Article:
On Grading The U.S. For Mental Illness

I took it upon myself to research mental health statistics in the United States this morning after thinking about which state would be nice to move to once I had the resources to do so. What I found was shocking and disappointing, but interesting at the same time. 

What did you find, exactly?

I was trying to find out whether or not a particular state had mental health resources similar to the ones in my own state. What I found instead was a grading system from the National Alliance for the Mentally Ill (NAMI) on mental health performance throughout the 50 states. I could only get data from 2009 but despite it being five years ago, I would like to use it as a reference point in where we stand on mental health as a country.

NAMI has published that 1 out of every 4 Americans (or 61.5 million, take your pick) suffers from a mental illness in a given year. Going along with this, the National Survey on Drug Use and Health (NSDUH) has published that in 2008, 4.6% of Americans (or 10.4 million) suffers from a serious mental illness.

In 2009, NAMI published a “report card” on how well supported the mental health system is in each state. On average, the U.S. received a D grade (out of possible A, B, C, D, F, where F is the lowest). No one state received an A grade. Six states received a B grade, 18 received a C, 21 received a D, and 6 received an F (these states includes the D.C. area).

What does this mean then? Why should I care about statistics in 2009 when it’s 2014?

This affects people like myself because funding mental health programs is expensive. I can’t afford treatment I’m currently in out of my own pocket, and the cost of compensating for this kind of situation is probably not far from astronomical. California, the most populous state in the country, has been given a C grade from NAMI on its mental health care resources. This is the same grade as my state (New Mexico), which has one of the lowest densely populous statistics according to Wikipedia.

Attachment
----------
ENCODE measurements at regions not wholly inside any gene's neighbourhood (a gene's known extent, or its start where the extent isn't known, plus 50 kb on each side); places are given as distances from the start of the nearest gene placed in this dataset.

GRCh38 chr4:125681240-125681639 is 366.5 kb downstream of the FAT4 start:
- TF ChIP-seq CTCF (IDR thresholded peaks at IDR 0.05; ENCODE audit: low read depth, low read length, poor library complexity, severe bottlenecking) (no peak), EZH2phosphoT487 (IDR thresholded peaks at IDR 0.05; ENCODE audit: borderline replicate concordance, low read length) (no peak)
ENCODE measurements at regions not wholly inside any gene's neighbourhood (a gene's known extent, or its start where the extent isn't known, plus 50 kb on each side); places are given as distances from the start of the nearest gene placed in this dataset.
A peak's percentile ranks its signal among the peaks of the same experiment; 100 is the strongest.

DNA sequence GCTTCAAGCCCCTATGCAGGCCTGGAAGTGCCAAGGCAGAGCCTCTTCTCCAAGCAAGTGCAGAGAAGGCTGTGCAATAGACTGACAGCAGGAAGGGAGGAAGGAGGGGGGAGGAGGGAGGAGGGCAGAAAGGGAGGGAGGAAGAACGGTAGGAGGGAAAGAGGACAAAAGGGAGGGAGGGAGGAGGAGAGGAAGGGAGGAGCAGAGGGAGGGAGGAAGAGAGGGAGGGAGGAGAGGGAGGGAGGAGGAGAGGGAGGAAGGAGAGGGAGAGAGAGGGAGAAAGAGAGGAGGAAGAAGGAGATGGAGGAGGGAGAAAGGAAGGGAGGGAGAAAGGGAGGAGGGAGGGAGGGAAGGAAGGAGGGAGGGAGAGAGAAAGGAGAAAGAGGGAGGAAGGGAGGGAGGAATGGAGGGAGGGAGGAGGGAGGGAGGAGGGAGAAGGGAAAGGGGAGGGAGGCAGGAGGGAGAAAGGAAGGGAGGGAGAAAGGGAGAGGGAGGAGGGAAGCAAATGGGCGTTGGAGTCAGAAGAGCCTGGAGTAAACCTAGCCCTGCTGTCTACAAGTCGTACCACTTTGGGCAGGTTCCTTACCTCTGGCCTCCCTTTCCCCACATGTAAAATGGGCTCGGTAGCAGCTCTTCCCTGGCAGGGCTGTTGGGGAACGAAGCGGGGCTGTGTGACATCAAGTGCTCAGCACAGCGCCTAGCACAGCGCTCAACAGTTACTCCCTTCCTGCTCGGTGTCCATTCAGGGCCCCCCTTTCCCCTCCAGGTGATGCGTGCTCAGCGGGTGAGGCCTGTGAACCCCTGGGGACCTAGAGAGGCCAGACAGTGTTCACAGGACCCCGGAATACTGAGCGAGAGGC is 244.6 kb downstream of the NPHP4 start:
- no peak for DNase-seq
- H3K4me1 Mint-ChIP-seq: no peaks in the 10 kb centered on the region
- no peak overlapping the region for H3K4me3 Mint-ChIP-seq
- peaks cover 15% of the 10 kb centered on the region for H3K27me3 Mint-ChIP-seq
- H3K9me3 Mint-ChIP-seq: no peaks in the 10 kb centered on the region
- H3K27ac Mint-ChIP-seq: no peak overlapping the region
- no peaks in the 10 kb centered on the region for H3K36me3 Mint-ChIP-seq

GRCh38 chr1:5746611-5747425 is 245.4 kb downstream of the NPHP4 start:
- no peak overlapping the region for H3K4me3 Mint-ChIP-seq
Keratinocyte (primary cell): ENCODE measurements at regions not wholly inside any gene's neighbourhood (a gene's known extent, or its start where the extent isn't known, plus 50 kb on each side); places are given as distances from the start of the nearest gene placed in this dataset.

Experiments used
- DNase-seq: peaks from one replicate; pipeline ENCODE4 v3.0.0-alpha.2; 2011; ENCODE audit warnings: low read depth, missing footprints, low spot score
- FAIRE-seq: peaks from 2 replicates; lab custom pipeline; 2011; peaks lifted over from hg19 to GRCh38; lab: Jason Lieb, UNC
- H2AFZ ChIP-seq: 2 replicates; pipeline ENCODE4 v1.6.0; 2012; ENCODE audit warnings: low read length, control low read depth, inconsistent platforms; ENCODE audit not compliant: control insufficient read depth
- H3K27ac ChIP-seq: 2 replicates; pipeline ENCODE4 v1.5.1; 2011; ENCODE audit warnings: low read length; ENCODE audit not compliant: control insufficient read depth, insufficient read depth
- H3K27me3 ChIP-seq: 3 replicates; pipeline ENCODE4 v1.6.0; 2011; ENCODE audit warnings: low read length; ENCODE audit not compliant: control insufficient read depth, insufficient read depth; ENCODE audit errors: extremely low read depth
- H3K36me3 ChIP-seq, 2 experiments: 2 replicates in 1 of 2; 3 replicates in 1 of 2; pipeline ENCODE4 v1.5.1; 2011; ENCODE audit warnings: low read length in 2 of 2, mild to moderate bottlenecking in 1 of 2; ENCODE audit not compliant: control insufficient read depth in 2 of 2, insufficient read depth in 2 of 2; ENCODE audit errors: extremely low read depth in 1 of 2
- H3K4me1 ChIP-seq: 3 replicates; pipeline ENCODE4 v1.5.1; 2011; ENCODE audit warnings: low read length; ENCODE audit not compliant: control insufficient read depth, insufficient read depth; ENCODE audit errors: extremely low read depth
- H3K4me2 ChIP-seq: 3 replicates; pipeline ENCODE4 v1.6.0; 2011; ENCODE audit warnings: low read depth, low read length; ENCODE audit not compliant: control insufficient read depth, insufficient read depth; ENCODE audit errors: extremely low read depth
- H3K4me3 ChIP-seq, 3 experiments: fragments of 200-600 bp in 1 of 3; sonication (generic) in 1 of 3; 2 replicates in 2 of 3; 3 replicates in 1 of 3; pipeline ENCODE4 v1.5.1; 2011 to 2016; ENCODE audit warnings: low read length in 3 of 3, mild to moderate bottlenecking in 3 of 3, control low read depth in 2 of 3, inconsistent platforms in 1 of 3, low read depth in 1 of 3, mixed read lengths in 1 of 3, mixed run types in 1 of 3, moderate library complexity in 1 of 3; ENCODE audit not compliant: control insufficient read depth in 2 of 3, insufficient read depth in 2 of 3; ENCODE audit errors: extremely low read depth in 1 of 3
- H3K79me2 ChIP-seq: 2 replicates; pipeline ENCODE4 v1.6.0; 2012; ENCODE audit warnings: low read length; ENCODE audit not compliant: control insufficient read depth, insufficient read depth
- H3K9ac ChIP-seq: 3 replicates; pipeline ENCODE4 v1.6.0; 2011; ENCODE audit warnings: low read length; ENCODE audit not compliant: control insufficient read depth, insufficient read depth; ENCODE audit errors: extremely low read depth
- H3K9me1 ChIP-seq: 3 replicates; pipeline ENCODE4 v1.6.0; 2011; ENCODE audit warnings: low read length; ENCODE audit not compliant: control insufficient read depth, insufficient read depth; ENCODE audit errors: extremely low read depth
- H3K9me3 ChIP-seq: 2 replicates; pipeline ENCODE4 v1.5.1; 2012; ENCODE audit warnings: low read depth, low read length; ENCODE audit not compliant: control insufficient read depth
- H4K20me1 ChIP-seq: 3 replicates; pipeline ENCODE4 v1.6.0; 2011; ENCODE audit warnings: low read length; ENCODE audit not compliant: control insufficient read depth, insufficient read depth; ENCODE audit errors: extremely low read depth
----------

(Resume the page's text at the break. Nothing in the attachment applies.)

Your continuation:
In short, if you need mental health care, you’re going to be screwed in over half the country because of the poor resources available.

What can I take away from this?

More mental health support is needed. NAMI is a great resource on the mental health community. More funding is needed for mental health programs. More awareness on this matter is needed. Basically, more of everything is needed to support this.

If you can, try reaching out to support the mental health community, and try to take advantage of mental health services in your area. Just enrolling in the programs will show that more support is needed. From 2006 statistics, 14 states improved their overall rankings from NAMI’s criteria.

Think of the potential outcome of something like this. Statistics are a powerful thing.


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